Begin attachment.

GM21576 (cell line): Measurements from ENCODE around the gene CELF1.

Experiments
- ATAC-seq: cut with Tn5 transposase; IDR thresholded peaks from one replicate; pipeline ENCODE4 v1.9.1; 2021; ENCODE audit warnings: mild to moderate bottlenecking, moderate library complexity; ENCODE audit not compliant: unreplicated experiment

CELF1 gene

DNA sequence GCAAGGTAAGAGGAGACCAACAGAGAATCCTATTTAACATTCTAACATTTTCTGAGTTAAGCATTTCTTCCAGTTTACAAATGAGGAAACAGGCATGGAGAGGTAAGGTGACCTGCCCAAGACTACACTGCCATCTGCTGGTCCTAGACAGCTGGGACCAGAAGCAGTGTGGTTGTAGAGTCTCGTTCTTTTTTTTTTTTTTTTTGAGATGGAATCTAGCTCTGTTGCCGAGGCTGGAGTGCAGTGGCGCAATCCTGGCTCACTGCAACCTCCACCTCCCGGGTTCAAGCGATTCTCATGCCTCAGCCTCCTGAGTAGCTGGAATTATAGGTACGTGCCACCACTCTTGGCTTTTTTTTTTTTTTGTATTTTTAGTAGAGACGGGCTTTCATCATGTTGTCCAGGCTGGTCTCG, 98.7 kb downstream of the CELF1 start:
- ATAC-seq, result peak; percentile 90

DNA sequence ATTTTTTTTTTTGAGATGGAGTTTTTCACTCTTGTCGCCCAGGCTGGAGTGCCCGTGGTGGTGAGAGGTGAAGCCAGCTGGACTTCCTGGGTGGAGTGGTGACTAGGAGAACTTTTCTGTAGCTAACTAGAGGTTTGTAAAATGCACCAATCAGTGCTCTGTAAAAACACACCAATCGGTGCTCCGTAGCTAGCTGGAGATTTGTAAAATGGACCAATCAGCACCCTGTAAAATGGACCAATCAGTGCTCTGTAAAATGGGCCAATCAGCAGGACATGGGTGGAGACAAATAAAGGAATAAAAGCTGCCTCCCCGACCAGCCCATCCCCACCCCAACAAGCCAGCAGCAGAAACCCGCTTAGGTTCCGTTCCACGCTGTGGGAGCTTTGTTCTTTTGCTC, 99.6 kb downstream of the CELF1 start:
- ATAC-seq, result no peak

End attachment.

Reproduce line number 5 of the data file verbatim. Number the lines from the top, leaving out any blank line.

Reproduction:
DNA sequence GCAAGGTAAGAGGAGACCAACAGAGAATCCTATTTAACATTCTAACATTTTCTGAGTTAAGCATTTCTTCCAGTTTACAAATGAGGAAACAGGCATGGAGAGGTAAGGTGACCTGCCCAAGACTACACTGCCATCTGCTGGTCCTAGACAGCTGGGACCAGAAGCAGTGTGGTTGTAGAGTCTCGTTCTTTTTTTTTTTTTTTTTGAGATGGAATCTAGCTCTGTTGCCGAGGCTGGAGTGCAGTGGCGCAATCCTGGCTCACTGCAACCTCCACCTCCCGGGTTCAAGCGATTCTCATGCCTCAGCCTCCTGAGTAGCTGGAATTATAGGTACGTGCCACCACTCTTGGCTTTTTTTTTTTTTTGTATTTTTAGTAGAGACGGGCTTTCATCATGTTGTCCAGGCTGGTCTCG, 98.7 kb downstream of the CELF1 start: